Western Michigan hockey’s historic season came to an end Sunday as the Broncos couldn’t overcome a first-period deficit and was shut out by second-seeded Minnesota, 3-0, in the regional final in Worcester, Massachusetts. The top-seeded Broncos picked up the first NCAA tournament win in program history — after five previous first-round exits — on Friday but couldn’t claim their first Frozen Four berth.
The Golden Gophers advance to the Frozen Four, where they’ll face Albany regional champ (and 1-seed) Minnesota State (37-5-0) on April 7 in Boston. The winner of that game will face Denver of Michigan. (The Pioneers won the Loveland region, while the Wolverines won the Allentown region Sunday.)
[ BOSTON-BOUND: Michigan headed to Frozen Four for 1st time since 2018 ]
The run to the regional final was a stunning turnaround after WMU went 10-12-3 last season and hired a new coach, Pat Ferschweiler, in August after Andy Murray stepped down. Ferschweiler, a former Broncos player in his first year as an NCAA head coach, appears to have the program on solid footing once again.
"First period, I think we were a little nervous," Ferschweiler said. "You have to execute in big games to make plays and score goals. You can’t fault the way they worked, they worked hard until the end, and I was proud of their effort.”
FRIDAY'S FIRST ROUND: Western Michigan picks up first-ever NCAA tournament win on must-see OT goal
THE OTHER 1-SEED: Michigan hockey's talent too much for AIC in 5-3 win in NCAA first round
Still, it was a tough loss for the Broncos, a veteran-laden team.
"I don’t know where to begin honestly," graduate student forward Josh Passolt said. "This team is hard to put into words what it means to us and every guy in that room, I’m going to miss everybody on the team, we were such a tight-knit group and that’s why we had the success we did, because we believed in everybody, and everybody believed in each other so I’m going to miss every one of those guys."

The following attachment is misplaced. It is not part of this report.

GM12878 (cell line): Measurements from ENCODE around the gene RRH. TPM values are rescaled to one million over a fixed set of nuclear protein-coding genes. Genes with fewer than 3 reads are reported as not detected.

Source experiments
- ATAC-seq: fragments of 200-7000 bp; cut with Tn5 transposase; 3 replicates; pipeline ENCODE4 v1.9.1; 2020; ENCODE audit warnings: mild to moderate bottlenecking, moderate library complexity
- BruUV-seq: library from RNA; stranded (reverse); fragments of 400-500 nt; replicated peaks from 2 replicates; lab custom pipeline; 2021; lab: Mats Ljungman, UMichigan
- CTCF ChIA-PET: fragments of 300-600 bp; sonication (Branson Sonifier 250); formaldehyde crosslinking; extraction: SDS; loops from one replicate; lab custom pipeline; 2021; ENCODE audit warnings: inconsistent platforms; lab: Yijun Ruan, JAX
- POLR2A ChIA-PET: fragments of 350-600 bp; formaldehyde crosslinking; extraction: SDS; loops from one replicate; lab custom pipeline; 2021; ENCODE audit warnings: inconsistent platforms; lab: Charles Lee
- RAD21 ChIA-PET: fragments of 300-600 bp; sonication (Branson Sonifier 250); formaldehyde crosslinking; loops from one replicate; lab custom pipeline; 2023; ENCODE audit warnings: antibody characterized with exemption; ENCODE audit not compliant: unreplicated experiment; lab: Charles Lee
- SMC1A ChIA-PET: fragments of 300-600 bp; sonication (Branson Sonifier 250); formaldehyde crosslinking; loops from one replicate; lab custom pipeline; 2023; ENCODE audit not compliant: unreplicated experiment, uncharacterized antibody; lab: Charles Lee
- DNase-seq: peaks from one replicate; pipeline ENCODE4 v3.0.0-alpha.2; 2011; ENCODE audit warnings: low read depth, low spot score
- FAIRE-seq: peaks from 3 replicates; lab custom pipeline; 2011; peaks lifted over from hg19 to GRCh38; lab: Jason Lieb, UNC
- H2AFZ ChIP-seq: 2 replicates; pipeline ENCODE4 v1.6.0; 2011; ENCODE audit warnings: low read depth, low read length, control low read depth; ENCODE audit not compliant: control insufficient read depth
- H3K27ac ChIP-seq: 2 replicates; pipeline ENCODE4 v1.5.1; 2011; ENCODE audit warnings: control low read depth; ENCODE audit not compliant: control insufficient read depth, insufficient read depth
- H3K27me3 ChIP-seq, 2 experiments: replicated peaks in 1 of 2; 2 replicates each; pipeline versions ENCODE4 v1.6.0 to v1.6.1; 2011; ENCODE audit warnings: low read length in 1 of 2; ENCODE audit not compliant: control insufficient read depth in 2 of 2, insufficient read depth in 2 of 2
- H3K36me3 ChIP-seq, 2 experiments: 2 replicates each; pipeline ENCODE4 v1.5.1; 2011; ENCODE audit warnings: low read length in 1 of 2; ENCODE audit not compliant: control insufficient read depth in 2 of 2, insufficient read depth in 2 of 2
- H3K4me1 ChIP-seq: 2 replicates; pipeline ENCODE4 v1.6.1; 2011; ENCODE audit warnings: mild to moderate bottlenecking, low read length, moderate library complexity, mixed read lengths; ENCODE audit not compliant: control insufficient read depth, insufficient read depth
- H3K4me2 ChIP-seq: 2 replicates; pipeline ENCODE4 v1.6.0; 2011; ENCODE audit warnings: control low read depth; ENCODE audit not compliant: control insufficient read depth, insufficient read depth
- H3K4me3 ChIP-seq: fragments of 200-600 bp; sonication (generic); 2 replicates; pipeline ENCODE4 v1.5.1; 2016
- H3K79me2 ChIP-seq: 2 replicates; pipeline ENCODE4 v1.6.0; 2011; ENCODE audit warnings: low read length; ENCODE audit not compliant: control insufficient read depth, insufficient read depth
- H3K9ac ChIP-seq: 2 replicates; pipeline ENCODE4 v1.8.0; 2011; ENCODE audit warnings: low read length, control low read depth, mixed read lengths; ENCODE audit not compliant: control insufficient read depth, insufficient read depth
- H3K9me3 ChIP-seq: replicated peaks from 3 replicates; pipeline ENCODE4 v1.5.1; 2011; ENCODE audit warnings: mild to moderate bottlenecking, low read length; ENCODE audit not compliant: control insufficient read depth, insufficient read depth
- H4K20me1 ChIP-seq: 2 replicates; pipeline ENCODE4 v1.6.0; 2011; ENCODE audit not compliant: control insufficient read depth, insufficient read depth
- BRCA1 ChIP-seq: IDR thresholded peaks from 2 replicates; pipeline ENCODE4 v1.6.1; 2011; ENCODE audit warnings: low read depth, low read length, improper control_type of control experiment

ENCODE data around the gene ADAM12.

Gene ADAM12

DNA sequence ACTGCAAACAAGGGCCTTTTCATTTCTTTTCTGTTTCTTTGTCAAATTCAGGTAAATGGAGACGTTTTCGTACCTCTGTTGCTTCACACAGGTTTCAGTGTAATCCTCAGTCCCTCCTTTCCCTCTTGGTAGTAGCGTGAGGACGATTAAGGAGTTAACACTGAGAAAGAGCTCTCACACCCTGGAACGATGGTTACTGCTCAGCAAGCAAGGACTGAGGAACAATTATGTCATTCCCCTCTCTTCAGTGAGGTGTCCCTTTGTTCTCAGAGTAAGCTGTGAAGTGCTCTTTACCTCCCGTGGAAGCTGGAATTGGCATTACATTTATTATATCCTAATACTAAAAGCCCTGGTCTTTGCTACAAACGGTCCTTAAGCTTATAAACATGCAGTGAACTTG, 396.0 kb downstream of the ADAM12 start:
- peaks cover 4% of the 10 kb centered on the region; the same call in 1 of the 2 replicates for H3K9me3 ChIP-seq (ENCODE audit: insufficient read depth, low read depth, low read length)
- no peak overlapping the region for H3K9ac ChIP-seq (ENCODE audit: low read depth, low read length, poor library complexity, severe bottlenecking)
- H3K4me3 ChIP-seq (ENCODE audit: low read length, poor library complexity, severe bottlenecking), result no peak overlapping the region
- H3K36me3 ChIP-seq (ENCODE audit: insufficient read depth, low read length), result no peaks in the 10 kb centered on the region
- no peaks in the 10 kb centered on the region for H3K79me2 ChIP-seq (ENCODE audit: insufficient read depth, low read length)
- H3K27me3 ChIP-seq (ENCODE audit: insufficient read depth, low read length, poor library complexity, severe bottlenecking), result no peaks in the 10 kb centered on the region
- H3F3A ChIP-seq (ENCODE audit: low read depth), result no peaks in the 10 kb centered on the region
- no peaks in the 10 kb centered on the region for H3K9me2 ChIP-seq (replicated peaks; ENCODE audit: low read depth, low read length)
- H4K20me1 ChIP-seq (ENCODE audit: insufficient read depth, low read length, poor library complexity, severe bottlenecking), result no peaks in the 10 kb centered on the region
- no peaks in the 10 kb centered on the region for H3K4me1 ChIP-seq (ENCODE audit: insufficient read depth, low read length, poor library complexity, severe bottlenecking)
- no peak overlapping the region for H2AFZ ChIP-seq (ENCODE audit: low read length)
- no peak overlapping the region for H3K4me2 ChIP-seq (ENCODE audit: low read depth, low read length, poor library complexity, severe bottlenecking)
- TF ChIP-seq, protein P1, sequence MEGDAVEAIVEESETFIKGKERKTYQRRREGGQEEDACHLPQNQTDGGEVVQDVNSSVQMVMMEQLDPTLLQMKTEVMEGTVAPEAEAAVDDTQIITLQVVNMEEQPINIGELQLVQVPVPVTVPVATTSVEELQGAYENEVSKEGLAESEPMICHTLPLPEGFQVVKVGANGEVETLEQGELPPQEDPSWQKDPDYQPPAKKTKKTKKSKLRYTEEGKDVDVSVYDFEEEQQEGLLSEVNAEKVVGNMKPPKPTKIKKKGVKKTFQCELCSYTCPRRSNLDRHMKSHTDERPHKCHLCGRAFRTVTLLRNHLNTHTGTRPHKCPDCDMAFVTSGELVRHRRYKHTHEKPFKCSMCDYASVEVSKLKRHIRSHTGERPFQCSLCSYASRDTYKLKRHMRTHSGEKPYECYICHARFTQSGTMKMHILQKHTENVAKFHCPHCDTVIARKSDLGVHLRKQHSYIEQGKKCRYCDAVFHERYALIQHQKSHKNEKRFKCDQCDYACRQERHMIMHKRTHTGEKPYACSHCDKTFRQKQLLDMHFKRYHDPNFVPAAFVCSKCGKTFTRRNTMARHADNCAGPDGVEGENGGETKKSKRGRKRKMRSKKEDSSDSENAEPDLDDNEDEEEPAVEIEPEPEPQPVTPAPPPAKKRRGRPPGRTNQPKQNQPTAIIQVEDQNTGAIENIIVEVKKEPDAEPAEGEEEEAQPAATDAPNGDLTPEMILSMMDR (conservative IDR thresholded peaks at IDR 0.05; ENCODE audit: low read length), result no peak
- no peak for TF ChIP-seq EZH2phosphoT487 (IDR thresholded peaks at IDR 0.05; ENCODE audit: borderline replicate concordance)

It’s the 22nd Frozen Four for Minnesota, though the Gophers haven’t made the national semifinals since 2014. That season, Minnesota also made the championship game that season, losing to Union, 7-4. The Gophers’ last NCAA title came in 2003, when they defeated New Hampshire, 5-1, in Buffalo, New York. Current coach Bob Motzko, in his fourth season behind the bench in Minneapolis, was an assistant on that team. Two freshmen on Minnesota’s roster — goalie Owen Bartoszkiewicz (from Northville) and forward Chaz Lucius — were not yet born then.
Goalie Justen Close turned in a star performance, stopping all 24 shots he faced. It was a result few saw in early January, when star netminder and alternate captain Jack LaFontaine, honored last season as the NCAA’s top goalie, abruptly signed a contract with the Carolina Hurricanes. That gave the starting job to Close, a junior who had appeared in two previous games this season and just one as a sophomore. He went 14-4 as the starter and redeemed a rough outing in a Big Ten title game loss to Michigan with his dominance of the Broncos on Sunday.
Freshman Matthew Knies got the Gophers on the board halfway through the first period as he slammed home a pass in the slot, about 3 feet in front of the crease, from defenseman Brock Faber, one of three Minnesota players to compete in the Beijing Olympics in February, for his 14th goal of the season. Knies, another Olympian, took the pass from Faber, who was below the goal line on the left side, and put the puck over WMU goalie Brandon Bussi’s glove-side shoulder. Ben Meyers, the Gophers’ Hobey Baker Award (college hockey’s equivalent of the Heisman Trophy) finalist and yet another Minnesota Olympian, picked up the other assist on only the Gophers’ second shot on goal.